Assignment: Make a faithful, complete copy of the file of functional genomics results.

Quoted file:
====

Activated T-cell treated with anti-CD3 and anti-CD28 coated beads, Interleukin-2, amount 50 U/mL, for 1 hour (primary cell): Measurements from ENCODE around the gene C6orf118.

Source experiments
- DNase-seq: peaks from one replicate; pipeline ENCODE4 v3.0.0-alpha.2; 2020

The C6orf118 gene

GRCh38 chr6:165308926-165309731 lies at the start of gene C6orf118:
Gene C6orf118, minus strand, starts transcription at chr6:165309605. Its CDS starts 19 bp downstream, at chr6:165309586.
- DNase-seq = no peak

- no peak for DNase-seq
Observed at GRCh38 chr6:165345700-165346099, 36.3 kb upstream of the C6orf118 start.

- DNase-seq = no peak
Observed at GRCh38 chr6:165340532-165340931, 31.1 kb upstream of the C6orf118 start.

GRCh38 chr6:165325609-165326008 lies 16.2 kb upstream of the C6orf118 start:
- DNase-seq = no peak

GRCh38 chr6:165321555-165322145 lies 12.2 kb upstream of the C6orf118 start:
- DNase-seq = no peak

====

Activated T-cell treated with anti-CD3 and anti-CD28 coated beads, Interleukin-2, amount 50 U/mL, for 1 hour (primary cell): Measurements from ENCODE around the gene C6orf118.

Source experiments
- DNase-seq: peaks from one replicate; pipeline ENCODE4 v3.0.0-alpha.2; 2020

The C6orf118 gene

GRCh38 chr6:165308926-165309731 lies at the start of gene C6orf118:
Gene C6orf118, minus strand, starts transcription at chr6:165309605. Its CDS starts 19 bp downstream, at chr6:165309586.
- DNase-seq = no peak

- no peak for DNase-seq
Observed at GRCh38 chr6:165345700-165346099, 36.3 kb upstream of the C6orf118 start.

- DNase-seq = no peak
Observed at GRCh38 chr6:165340532-165340931, 31.1 kb upstream of the C6orf118 start.

GRCh38 chr6:165325609-165326008 lies 16.2 kb upstream of the C6orf118 start:
- DNase-seq = no peak

GRCh38 chr6:165321555-165322145 lies 12.2 kb upstream of the C6orf118 start:
- DNase-seq = no peak